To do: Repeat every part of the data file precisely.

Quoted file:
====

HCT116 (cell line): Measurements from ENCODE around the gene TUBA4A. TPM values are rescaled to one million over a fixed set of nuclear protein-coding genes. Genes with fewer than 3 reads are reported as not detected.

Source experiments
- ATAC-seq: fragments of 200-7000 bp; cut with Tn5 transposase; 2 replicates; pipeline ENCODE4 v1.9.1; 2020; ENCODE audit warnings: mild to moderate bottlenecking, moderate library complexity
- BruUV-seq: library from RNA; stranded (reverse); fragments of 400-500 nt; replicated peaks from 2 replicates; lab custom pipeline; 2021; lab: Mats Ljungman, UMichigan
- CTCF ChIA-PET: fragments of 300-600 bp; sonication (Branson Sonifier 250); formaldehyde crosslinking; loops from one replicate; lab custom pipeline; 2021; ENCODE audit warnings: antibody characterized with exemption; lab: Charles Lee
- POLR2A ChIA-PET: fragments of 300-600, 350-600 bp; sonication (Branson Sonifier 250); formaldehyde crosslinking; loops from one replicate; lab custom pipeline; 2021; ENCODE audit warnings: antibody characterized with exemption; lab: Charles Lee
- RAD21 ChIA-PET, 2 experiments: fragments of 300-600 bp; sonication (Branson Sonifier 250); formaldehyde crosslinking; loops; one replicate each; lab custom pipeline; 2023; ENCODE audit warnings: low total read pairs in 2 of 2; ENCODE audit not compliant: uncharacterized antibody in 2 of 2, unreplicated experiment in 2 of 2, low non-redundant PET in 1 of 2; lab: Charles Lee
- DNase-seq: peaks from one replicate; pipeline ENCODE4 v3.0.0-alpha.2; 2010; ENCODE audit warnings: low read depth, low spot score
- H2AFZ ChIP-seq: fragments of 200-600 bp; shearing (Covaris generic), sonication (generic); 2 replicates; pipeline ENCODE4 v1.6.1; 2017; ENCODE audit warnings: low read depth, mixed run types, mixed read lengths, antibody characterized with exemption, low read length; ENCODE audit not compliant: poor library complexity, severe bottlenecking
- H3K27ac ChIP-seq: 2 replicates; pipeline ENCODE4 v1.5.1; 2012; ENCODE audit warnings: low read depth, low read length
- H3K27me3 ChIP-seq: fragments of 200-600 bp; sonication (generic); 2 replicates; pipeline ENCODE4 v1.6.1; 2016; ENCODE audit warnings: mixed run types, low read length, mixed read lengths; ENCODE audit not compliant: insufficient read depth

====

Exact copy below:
HCT116 (cell line): Measurements from ENCODE around the gene TUBA4A. TPM values are rescaled to one million over a fixed set of nuclear protein-coding genes. Genes with fewer than 3 reads are reported as not detected.

Source experiments
- ATAC-seq: fragments of 200-7000 bp; cut with Tn5 transposase; 2 replicates; pipeline ENCODE4 v1.9.1; 2020; ENCODE audit warnings: mild to moderate bottlenecking, moderate library complexity
- BruUV-seq: library from RNA; stranded (reverse); fragments of 400-500 nt; replicated peaks from 2 replicates; lab custom pipeline; 2021; lab: Mats Ljungman, UMichigan
- CTCF ChIA-PET: fragments of 300-600 bp; sonication (Branson Sonifier 250); formaldehyde crosslinking; loops from one replicate; lab custom pipeline; 2021; ENCODE audit warnings: antibody characterized with exemption; lab: Charles Lee
- POLR2A ChIA-PET: fragments of 300-600, 350-600 bp; sonication (Branson Sonifier 250); formaldehyde crosslinking; loops from one replicate; lab custom pipeline; 2021; ENCODE audit warnings: antibody characterized with exemption; lab: Charles Lee
- RAD21 ChIA-PET, 2 experiments: fragments of 300-600 bp; sonication (Branson Sonifier 250); formaldehyde crosslinking; loops; one replicate each; lab custom pipeline; 2023; ENCODE audit warnings: low total read pairs in 2 of 2; ENCODE audit not compliant: uncharacterized antibody in 2 of 2, unreplicated experiment in 2 of 2, low non-redundant PET in 1 of 2; lab: Charles Lee
- DNase-seq: peaks from one replicate; pipeline ENCODE4 v3.0.0-alpha.2; 2010; ENCODE audit warnings: low read depth, low spot score
- H2AFZ ChIP-seq: fragments of 200-600 bp; shearing (Covaris generic), sonication (generic); 2 replicates; pipeline ENCODE4 v1.6.1; 2017; ENCODE audit warnings: low read depth, mixed run types, mixed read lengths, antibody characterized with exemption, low read length; ENCODE audit not compliant: poor library complexity, severe bottlenecking
- H3K27ac ChIP-seq: 2 replicates; pipeline ENCODE4 v1.5.1; 2012; ENCODE audit warnings: low read depth, low read length
- H3K27me3 ChIP-seq: fragments of 200-600 bp; sonication (generic); 2 replicates; pipeline ENCODE4 v1.6.1; 2016; ENCODE audit warnings: mixed run types, low read length, mixed read lengths; ENCODE audit not compliant: insufficient read depth